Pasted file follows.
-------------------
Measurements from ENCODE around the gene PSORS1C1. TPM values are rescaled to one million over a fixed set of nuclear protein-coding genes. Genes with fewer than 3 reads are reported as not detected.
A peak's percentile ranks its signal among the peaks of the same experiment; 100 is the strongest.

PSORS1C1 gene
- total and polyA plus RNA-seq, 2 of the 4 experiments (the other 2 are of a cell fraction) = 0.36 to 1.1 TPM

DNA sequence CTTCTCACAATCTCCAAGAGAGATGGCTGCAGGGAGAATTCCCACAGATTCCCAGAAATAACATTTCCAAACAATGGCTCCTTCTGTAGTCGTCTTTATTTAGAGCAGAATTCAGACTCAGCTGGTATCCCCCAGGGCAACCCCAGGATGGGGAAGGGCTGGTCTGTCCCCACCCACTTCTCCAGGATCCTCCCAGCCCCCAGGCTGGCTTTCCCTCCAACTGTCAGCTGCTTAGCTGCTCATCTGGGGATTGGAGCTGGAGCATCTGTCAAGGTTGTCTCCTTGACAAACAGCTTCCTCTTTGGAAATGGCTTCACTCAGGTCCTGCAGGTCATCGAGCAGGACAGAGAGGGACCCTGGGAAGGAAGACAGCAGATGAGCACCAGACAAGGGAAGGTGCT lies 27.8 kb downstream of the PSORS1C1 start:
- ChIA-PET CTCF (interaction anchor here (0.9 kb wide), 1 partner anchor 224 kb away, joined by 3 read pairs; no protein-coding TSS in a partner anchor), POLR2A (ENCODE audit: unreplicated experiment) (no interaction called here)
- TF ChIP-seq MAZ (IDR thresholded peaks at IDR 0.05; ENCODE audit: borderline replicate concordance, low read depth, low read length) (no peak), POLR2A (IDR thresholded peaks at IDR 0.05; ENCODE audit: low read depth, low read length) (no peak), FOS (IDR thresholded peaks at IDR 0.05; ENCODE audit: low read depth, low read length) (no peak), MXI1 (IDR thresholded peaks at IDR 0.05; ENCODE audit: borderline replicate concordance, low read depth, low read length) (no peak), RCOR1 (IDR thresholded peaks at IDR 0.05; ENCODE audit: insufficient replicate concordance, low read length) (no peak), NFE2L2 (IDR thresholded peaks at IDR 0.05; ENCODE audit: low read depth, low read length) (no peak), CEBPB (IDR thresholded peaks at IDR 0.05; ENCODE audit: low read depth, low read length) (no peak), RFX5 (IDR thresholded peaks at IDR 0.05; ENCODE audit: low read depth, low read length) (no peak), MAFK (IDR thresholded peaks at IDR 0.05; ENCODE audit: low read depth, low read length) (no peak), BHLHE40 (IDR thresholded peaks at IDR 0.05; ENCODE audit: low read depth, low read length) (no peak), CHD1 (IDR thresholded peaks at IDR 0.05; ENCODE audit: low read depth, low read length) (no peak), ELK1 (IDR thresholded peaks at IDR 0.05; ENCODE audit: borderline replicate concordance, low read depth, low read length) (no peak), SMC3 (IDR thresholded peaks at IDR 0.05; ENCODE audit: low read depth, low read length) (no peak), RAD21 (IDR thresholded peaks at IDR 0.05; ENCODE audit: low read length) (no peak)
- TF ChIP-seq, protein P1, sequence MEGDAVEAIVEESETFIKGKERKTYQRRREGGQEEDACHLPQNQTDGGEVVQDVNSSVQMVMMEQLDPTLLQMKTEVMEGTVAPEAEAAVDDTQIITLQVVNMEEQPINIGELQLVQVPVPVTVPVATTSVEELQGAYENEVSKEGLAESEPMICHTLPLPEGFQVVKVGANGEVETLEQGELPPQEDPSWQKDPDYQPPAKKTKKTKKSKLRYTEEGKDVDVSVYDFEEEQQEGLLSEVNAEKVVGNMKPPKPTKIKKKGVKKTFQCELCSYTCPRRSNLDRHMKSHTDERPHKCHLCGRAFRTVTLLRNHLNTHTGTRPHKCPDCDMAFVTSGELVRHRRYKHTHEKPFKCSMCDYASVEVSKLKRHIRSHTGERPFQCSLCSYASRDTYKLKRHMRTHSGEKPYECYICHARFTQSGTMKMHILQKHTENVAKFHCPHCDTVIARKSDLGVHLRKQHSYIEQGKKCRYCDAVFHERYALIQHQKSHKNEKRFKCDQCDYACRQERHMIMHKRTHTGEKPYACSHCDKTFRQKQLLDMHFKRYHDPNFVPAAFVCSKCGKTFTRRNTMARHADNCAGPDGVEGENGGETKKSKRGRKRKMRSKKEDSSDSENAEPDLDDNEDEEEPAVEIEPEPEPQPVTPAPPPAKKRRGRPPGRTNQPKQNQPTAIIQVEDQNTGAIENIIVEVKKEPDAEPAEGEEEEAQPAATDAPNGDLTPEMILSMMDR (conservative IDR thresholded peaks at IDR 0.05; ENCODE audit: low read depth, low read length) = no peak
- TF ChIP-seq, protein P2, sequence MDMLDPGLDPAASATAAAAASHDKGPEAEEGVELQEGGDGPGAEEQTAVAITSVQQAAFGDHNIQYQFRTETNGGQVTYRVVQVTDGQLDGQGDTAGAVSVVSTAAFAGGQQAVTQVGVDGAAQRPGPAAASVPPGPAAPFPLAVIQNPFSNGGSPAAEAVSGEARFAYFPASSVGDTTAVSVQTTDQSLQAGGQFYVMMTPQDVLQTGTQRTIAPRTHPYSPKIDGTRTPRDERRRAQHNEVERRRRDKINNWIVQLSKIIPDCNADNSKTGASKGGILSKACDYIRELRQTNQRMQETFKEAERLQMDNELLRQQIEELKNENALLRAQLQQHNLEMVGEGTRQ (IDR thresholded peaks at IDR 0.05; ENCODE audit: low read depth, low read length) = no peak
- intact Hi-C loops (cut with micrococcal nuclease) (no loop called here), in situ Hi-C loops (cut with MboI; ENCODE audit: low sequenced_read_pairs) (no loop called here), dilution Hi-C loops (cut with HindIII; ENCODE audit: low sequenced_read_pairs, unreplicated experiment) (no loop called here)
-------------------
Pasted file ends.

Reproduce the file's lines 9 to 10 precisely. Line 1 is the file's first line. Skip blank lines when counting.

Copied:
- TF ChIP-seq, protein P2, sequence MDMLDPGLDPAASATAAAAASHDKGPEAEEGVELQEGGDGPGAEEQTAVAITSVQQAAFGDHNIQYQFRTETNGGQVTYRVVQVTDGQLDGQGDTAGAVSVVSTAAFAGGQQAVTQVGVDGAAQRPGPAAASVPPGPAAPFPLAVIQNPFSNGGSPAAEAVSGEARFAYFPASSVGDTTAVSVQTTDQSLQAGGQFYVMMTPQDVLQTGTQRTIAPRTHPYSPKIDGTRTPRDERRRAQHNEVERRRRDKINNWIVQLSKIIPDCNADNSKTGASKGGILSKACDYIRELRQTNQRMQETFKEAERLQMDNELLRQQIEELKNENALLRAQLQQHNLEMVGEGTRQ (IDR thresholded peaks at IDR 0.05; ENCODE audit: low read depth, low read length) = no peak
- intact Hi-C loops (cut with micrococcal nuclease) (no loop called here), in situ Hi-C loops (cut with MboI; ENCODE audit: low sequenced_read_pairs) (no loop called here), dilution Hi-C loops (cut with HindIII; ENCODE audit: low sequenced_read_pairs, unreplicated experiment) (no loop called here)